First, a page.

Let It Go

Back in 2012, I bought an Osprey Hornet 46 backpack for my upcoming Camino walk. In the outdoor supply shop, the backpack sales guy put weight in the bag and let me walk around the store. I didn’t need an enormous bag since I wasn’t going to be tent camping. I needed something light but durable. I also liked that it was red.

That backpack was on my back for the Camino de Santiago in 2012 and the Via Francigena in 2014. Because it was a perfect sized carry-on, it went with me on several plane trips. In the last few years, it also went on several overnight sailing trips with me. The last time I used it was on a sailing race from Santa Barbara to Redondo Beach. In addition to holding my stuff, it also was a nice pillow during the night.

Right after I got on the boat, I discovered that the backpack’s lining was starting to shred. It was some sort of rubber compound, and it got on all the stuff in the bag. It appeared to be a reinforcement layer. Still, the bag came through the trip totally fine.

Back on land, I discovered Osprey had a generous repair policy. They will repair any Osprey bag. I just had to ship it to Colorado. I filled out the online form and sent the bag to them. On the online form, I checked the sentimental value box. This red pack had been my faithful companion on my long walks and sailing adventures.

A week or so later, Osprey called me. They could not fix the lining of the bag. I had two options: they could send the bag back or they could replace the bag. However, they no longer made the Hornet 46, so I would be given an equivalent. Osprey sent me some options.

I trekked to the local outdoor supply shop to try out the potential new bag. I put it on, and a different backpack sales guy helped me adjust the straps. Once again, I walked around the store and went up and down stairs. It was different but also super comfortable. It was basic black. The fabric felt different. The straps were wider than the Hornet 46, but I liked it.

Still, I would be giving up the Hornet 46. Could I do it? Faithful companion. It didn’t just hold my stuff. It held my hopes and dreams. We had been through rain and mud together. Then, I remembered something I learned on the Camino. It was just a thing. Let it go. I am sentimental about it, but does that mean I have to keep it?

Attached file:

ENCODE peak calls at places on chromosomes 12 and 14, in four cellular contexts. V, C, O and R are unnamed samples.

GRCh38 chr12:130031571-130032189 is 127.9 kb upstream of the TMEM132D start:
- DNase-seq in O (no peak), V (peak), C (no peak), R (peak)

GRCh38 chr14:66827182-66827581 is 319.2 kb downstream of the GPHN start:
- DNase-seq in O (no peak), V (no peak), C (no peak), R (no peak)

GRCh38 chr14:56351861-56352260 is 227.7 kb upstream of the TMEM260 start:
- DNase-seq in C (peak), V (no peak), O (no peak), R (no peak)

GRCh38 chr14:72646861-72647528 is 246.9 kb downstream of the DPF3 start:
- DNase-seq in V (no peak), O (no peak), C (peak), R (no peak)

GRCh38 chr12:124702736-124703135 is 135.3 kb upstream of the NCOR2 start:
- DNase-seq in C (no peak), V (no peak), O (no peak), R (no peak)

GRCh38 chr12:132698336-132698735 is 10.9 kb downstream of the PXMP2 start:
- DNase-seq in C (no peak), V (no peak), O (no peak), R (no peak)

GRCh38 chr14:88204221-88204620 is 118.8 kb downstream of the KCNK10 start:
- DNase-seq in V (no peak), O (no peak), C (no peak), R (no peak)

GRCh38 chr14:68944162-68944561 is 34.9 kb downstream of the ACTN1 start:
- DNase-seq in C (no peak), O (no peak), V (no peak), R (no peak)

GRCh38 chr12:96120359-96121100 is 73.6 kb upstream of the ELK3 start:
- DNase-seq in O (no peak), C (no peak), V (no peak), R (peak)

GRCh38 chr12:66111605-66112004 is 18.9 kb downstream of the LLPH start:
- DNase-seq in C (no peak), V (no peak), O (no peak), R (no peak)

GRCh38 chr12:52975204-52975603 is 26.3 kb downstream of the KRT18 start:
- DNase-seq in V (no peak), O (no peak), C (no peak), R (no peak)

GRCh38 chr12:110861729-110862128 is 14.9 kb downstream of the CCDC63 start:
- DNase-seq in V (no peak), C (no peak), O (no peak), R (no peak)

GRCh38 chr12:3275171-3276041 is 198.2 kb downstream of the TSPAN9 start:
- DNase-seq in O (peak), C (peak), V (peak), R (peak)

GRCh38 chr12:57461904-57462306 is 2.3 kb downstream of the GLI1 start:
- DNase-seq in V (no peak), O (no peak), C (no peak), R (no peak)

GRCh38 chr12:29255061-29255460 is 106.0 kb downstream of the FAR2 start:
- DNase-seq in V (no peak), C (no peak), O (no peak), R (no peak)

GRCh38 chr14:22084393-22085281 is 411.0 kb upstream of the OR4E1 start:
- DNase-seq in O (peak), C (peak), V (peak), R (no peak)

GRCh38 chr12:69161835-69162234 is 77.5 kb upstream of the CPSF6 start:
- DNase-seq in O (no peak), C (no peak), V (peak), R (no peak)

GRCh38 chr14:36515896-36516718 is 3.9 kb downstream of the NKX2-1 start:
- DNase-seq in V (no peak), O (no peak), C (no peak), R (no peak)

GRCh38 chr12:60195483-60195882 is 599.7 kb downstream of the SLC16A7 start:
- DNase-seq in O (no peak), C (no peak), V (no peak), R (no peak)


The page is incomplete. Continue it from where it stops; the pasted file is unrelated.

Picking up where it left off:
So farewell, Osprey Hornet 46. You served me well. Hello, Osprey Talon 44. Let’s do some adventuring.

One last curtain call for the Hornet 46. . .

Walking Offseason on the Via Francigena


From late October through November this year, my partner and I walked for 28 days on the Via Francigena from Fidenza (an hour and a half train ride out of Milan) to Rome. Because we both worked in the summer months, we had to wait until the end of October to start our walk, so we were walking offseason.

With almost no knowledge of Italian, we stumbled through Italy for 600 kilometers through sun, rain, and mud. We had done the Camino Frances in Spain, but the Via Francigena in November was tougher. The route was well-marked and sign posted, but the infrastructure was not as strong as in Spain. In some places the accommodations were limited. Also, the route could go a whole day without passing into a town although the cappuccino was consistently excellent.

Still, I liked walking the Via Francigena. It was like the Camino Italian Style. On our walk, we went over the Cissa Pass and into Tuscany with some beautiful landscape. There were also some amazing churches along the route especially in Lucca and Siena. After Tuscany, we went into Lazio, walked through Bolsena, Viterbo, and finally into St. Peter’s Square in Rome.


Like the Camino, pilgrims carry a credential which gets stamped at every stop. Then, you can get a testimonium if you walk more than a hundred kilometers. Even though I was focused on getting to Rome for most of the walk, I did not pursue the mighty testimonium. I guess it wasn’t important to me anymore. Maybe I really am a slacker pilgrim at heart.

If you are thinking of walking offseason on the Via Francigena, there are both advantages and disadvantages. There were no crowds of pilgrims on the Via Francigena and no crowds of tourists in Tuscany. We only met only one other walking pilgrim in our month on the road although we did see pilgrims a few days ahead had left notes in the books at the osperias (pilgrim accommodations).

In November, many of the osperias were closed, but in the ones that were opened, we were the only pilgrims in the place. When there were no osperias, we stayed in B&Bs which were around 45 euro for the night for both of us while the osperias ranged in price from donation to 40 euro for both us. Also, most of the osperias had no heat, so it got mighty cold at night.

Speaking of heat, it was never too hot or too cold for walking. When it rained (and it rained a lot), the temperature stayed warm. It would be cold in the morning and after the sun went down (which was early, usually by 5pm). We walked north to south, so temperatures got warmer as we went.


When we finally made it to St. Peter’s Square, we were able to sit in the sun and soak up the heat like the little lizards we had seen on our walk. We had also gotten to see an Italy that most tourists don’t see.


And yes, I am writing a book about it.